Arundhati Roy won’t be silenced  

The writer believes important battles are fought not on literature festival circuits, but on the streets of life

Published - July 05, 2024 12:30 pm IST

Arundhati Roy

Arundhati Roy

Listening to Arundhati Roy is unfailingly illuminating. She instils in you the belief that however steep the odds, they can be surmounted. Like when she stepped out of her comfort zone of conversing in English to address the anti-CAA protesters at Shaheen Bagh, a little over four years ago. Speaking in a mix of halting Urdu and Hindi, she still managed to present a strong case to her audience: “If we fight for ourselves it is not a fight for justice. It is when we fight for each other that it is a fight for justice.”

It said much about life and its purpose for Roy. The writer believes the most important battles are fought not on literature festival circuits, but on the streets of life with all its skulduggery and bigotry. Of course, it helps if you can transport some of those challenges to the pages of a book. As she told me shortly after the release of The Ministry of Utmost Happiness in 2017, “There’s no such thing as the ‘voiceless’, there’s only the deliberately silenced. I have never considered myself an activist. I’m a writer. I write about the world I live in. In the old days, that used to be considered normal writerly activity. That’s why, once upon a time, writers used to be considered dangerous people. Today, the definition of a ‘writer’ seems to have shrunk; they are expected to be entertainers, to pitch their tents somewhere between literature festivals and bestseller lists. So today, with this new, reduced definition, when you are faced with writers who do what writers of yore used to do, you have to hyphenate their job description.”

It is a sentiment that has been lauded yet again, through the announcement of the PEN Pinter Award for Roy. As the jury said, she casts an “unflinching, unswerving” gaze on the world and shows a “fierce intellectual determination… to define the real truth of our lives and our societies”.

Of course, Roy was happy to accept the award, stating, “I wish Harold Pinter were with us today to write about the almost incomprehensible turn the world is taking. Since he isn’t, some of us must do our utmost to try to fill his shoes.”

Not short on support

The “almost incomprehensible turn” she mentioned was, in fact, quite comprehensible. The award came barely two weeks after Delhi Lieutenant Governor V.K. Saxena granted the police permission to prosecute her, along with the academic Sheikh Showkat Hussain, under the Unlawful Activities Prevention Act (UAPA) for remarks made on Kashmir at a seminar in 2010.

People protesting against the order to prosecute Roy and Sheikh Showkat Hussain under the UAPA

People protesting against the order to prosecute Roy and Sheikh Showkat Hussain under the UAPA | Photo Credit: Getty Images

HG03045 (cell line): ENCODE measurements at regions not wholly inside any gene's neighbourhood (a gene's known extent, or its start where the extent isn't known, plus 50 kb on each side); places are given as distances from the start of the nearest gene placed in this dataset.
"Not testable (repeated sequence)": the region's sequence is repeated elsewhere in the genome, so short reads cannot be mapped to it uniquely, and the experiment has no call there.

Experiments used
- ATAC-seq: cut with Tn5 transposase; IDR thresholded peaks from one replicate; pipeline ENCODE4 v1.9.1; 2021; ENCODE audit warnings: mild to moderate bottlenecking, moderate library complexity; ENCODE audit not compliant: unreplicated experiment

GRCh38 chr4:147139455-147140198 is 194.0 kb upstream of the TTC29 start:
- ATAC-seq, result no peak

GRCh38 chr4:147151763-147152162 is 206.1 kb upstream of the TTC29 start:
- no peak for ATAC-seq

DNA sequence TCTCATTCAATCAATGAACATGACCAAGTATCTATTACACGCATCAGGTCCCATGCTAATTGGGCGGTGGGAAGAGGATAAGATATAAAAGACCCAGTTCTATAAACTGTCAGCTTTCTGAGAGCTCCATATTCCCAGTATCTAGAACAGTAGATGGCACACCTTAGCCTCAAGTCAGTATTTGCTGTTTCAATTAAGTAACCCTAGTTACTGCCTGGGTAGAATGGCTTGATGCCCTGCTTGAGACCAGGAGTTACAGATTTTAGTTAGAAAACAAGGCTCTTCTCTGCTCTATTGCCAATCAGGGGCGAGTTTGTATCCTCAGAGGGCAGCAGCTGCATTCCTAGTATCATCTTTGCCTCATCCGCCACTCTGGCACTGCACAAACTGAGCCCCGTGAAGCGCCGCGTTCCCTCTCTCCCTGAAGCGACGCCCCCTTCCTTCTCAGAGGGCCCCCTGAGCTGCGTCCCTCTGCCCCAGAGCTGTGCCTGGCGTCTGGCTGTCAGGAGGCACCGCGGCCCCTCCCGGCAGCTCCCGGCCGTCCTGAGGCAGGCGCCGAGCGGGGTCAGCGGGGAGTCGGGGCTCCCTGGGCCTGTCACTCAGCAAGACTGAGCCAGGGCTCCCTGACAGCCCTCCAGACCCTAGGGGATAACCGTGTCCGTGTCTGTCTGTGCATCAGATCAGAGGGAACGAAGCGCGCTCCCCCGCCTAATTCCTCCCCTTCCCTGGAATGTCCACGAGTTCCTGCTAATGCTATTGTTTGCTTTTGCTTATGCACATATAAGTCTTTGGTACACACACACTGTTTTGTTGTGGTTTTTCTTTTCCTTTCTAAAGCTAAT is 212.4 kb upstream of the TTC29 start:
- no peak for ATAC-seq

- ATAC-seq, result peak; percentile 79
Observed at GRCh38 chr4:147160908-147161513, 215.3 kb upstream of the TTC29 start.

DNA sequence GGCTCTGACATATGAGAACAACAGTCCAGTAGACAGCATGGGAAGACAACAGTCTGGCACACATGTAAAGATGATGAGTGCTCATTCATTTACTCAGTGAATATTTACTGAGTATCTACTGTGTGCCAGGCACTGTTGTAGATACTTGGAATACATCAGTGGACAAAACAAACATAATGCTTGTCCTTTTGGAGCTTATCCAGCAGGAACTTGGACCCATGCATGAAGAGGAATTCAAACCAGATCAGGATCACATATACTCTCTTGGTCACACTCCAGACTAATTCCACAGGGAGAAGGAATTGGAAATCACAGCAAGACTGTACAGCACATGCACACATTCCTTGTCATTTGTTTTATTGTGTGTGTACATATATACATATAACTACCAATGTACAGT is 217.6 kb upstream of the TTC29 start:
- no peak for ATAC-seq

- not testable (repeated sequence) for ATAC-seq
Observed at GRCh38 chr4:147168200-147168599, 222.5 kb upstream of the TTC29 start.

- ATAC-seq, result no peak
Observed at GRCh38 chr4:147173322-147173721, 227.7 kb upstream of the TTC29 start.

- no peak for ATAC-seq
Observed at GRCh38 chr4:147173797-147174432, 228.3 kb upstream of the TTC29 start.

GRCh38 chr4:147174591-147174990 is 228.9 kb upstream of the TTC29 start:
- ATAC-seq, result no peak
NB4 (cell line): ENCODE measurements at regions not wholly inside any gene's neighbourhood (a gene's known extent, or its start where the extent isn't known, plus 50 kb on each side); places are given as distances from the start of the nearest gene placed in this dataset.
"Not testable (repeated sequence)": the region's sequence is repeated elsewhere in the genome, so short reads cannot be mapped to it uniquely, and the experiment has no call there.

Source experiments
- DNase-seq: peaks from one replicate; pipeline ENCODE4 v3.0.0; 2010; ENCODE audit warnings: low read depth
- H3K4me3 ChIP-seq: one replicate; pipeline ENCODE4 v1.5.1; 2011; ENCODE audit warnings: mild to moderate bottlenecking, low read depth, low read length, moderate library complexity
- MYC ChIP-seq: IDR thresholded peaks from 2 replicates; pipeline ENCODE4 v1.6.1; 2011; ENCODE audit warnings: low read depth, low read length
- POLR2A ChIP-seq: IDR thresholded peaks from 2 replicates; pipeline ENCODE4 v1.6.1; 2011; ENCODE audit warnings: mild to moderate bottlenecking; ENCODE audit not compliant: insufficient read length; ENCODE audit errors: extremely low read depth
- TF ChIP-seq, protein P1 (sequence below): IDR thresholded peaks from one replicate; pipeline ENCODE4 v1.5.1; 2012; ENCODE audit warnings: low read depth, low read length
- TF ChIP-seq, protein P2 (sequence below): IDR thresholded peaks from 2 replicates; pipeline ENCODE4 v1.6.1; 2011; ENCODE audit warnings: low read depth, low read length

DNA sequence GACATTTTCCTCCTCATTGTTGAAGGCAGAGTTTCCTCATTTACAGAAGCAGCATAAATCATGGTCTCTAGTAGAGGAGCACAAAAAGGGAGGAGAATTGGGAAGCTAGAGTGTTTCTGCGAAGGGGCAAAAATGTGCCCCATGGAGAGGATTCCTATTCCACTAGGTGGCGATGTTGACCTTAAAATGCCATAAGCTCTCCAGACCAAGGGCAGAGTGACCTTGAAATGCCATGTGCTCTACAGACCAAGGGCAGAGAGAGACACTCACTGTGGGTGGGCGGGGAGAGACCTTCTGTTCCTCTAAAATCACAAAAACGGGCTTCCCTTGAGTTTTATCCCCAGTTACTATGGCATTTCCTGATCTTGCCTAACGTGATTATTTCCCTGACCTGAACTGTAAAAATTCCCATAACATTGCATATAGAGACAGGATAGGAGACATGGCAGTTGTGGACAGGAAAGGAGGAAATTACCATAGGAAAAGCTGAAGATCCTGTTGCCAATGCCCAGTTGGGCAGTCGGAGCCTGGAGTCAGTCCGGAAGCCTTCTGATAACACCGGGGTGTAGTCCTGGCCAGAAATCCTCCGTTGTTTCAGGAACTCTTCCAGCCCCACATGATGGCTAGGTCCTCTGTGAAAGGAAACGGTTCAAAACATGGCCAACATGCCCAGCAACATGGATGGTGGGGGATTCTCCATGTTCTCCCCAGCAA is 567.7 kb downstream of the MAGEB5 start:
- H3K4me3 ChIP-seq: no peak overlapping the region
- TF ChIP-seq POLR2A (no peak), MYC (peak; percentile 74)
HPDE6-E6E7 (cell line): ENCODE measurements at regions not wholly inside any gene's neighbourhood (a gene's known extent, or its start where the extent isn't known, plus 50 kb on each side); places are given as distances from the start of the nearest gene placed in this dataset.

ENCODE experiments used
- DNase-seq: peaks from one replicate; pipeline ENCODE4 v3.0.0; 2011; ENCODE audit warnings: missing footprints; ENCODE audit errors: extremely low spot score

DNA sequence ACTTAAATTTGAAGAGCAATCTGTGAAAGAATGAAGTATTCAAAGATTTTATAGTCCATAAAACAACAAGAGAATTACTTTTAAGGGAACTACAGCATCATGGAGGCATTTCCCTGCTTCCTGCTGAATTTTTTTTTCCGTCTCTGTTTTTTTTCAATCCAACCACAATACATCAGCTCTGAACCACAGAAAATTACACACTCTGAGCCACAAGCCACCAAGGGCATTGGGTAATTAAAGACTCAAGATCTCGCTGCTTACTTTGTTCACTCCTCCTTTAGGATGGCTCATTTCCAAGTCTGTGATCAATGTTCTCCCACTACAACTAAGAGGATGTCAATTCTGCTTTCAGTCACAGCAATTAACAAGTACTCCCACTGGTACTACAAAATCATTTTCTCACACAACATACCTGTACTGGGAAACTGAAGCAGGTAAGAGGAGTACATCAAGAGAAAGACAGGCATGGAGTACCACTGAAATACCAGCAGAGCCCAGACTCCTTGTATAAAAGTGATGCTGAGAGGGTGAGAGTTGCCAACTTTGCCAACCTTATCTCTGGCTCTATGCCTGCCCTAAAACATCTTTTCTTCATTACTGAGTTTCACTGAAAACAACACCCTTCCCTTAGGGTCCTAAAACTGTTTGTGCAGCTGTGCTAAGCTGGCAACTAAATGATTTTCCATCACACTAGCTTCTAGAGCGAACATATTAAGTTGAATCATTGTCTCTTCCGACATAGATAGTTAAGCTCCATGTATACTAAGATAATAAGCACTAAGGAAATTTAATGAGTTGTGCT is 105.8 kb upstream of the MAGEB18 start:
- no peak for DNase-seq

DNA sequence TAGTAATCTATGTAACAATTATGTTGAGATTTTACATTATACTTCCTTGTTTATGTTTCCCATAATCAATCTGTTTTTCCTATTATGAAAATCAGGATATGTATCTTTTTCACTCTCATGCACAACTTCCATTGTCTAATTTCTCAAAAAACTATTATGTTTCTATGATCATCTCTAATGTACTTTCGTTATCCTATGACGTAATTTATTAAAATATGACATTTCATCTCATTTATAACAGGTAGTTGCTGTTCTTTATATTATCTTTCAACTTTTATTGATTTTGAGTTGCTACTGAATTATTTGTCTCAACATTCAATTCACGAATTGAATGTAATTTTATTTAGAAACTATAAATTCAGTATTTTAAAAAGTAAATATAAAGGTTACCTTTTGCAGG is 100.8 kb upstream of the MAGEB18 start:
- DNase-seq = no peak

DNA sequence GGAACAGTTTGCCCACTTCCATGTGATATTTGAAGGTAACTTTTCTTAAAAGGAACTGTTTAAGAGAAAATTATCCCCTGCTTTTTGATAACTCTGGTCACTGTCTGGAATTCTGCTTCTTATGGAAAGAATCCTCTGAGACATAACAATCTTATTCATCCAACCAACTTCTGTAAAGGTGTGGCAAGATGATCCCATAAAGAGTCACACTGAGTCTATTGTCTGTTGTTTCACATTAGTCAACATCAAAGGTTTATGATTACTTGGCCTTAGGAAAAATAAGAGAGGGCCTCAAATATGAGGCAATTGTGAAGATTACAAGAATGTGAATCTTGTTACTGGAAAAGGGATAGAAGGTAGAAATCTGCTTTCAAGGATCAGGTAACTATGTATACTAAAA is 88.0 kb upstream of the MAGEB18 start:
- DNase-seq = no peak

But like with her other social causes, Roy was not short on support. It came from over 200 academics and journalists who signed an open letter, deploring the action and appealing “that no infringement of the fundamental right to freely and fearlessly express views on any subject” takes place in India. Pune’s National Commission for Safai Karamchari and the Samyukt Kisan Morcha also made favourable noises. Their support meant Roy had succeeded in stepping beyond the perceived limitations of a writer.

This popularity is hard earned. I remember watching Roy on a chilly December evening in 2019, mingling with the students of Jawaharlal Nehru University and Jamia Millia Islamia on the lawns of India Gate. They were protesting against the amendments to the CAA, and while she had no direct stake in it, she stuck it out with the youngsters. There were no airs of being a Booker Prize winner, no whims of a writer. She posed for photos, and distributed pamphlets.

She repeated the act a week later when she went to Delhi University and alerted students that the “NPR [National Population Register] will become database for the NRC [National Register of Citizens]”. “We are not born to face lathis and bullets,” she roared, and the students responded, “Inquilab zindabad.” The writer and the activist merged into one.

‘We speak from a position of love’

Never guilty of manipulating language to suit her ends, Roy has used her words — measured and scathing — to call out the triumphalism of phoney liberalism, to alert the State about the unwitting consequences of development, and the subjugation of the minorities, the Dalits.

Happy to stand beside Medha Patkar during the Narmada Bachao Andolan, willing to risk it all for the rights of Adivasis in Chhattisgarh, the rights of Kashmiris, and those of the Shaheen Bagh women, Roy has relentlessly strived to show a mirror to a nation often witness to private deprivation amidst public affluence, and vice-versa. Not for her the refuge in silence or the ambiguity in stance. As she once said, “We don’t speak from a position of hate, we speak from a position of absolute love. And that is why we fight so hard.” 

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